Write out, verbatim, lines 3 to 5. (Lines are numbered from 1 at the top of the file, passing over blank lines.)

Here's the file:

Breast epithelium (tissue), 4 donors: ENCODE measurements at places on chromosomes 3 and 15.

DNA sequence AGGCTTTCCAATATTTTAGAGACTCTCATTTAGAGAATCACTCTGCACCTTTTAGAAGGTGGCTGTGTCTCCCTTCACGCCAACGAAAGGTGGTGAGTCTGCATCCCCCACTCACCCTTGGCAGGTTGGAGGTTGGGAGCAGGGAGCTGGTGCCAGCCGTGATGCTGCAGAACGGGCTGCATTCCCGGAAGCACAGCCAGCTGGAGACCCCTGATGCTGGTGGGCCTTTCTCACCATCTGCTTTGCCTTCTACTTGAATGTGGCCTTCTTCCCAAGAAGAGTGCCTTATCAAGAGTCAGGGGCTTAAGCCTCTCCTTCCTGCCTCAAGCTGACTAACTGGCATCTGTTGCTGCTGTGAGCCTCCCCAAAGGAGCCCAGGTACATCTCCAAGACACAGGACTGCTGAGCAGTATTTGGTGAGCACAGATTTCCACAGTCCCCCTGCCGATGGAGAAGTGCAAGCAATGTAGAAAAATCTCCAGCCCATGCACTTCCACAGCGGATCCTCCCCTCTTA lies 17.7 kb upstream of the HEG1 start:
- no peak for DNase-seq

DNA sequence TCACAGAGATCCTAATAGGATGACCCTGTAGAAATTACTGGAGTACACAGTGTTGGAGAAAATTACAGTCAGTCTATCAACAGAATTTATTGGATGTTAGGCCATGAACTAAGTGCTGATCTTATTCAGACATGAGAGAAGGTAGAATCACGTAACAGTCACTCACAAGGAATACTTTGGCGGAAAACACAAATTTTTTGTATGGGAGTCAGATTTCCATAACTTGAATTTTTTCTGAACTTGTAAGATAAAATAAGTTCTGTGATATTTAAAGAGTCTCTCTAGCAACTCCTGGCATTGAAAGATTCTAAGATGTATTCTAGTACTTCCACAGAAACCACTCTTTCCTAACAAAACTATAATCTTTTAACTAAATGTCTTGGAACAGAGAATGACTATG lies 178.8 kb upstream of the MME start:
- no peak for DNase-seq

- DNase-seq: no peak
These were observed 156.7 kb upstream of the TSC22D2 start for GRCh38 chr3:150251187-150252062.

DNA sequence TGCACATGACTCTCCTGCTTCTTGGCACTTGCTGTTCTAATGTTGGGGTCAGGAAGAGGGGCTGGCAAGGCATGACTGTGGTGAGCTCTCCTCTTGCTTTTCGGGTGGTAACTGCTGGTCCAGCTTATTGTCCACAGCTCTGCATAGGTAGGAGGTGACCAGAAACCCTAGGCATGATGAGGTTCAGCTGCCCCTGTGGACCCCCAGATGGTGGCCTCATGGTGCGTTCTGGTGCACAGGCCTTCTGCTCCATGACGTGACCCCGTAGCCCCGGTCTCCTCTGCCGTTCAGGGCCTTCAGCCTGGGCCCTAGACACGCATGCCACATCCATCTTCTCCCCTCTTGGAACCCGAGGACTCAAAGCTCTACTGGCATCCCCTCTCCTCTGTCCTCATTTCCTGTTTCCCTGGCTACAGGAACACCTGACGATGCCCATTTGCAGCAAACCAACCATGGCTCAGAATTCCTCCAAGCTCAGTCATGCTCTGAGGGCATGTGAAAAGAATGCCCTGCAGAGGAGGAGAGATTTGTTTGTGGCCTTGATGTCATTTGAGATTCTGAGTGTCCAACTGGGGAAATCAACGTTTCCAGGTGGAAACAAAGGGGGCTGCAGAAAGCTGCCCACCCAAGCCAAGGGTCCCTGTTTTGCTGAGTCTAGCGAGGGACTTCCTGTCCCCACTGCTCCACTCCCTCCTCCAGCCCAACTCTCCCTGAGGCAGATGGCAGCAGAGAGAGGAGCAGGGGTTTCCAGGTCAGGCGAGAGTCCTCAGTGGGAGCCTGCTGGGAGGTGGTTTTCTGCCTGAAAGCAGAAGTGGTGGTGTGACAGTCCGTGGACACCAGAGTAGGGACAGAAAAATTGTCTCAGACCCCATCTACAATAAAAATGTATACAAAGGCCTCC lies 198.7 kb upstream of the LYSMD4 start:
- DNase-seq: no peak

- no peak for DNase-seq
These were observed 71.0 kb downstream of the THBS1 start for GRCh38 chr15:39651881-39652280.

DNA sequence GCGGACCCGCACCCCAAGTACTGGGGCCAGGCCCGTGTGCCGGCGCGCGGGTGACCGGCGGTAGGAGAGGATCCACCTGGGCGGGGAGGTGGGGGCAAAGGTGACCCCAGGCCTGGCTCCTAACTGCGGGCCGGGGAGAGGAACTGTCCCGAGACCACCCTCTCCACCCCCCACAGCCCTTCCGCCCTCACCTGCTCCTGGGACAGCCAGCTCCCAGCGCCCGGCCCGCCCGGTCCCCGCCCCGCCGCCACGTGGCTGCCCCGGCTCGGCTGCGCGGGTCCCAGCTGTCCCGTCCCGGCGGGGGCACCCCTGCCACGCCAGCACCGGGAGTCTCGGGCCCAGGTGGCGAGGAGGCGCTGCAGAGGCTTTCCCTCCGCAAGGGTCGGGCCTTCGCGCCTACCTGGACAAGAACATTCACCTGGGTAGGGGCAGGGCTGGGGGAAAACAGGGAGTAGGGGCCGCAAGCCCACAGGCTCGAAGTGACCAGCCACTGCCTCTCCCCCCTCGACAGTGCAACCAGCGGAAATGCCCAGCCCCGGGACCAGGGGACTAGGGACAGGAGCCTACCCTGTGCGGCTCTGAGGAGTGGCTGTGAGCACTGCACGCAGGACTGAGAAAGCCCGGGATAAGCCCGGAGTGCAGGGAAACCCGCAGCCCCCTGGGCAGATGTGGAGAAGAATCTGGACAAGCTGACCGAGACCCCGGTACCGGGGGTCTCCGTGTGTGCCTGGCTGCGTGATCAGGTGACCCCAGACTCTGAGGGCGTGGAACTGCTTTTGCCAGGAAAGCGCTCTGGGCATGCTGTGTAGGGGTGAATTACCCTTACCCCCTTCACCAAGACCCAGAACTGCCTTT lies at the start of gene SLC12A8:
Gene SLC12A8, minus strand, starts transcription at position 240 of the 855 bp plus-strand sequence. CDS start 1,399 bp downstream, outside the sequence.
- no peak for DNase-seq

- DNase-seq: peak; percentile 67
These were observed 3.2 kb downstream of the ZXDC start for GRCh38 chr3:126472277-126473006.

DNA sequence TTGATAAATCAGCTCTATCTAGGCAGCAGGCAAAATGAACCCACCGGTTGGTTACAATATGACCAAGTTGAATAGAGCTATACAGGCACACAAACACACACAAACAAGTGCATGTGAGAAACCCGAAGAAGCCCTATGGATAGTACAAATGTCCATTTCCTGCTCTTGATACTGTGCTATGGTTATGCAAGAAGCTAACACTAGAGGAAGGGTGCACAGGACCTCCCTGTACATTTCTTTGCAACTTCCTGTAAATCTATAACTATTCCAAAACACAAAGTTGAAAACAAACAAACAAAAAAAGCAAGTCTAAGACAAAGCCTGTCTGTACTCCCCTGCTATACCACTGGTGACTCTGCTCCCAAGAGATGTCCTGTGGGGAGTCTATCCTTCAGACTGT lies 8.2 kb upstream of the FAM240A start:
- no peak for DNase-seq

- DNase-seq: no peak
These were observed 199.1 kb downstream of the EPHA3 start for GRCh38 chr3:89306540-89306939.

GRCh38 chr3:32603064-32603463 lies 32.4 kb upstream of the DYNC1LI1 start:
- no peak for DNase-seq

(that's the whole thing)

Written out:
- no peak for DNase-seq

DNA sequence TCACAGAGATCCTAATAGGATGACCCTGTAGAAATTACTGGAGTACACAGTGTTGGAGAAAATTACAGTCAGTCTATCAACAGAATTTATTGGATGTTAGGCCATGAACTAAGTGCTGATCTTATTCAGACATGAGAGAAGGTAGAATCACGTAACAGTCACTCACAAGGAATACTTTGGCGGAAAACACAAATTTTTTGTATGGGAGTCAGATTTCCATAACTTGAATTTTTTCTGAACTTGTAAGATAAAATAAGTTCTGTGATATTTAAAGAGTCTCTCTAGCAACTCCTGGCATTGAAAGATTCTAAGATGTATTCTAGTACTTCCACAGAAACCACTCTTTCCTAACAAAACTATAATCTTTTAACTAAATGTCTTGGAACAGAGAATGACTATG lies 178.8 kb upstream of the MME start:
- no peak for DNase-seq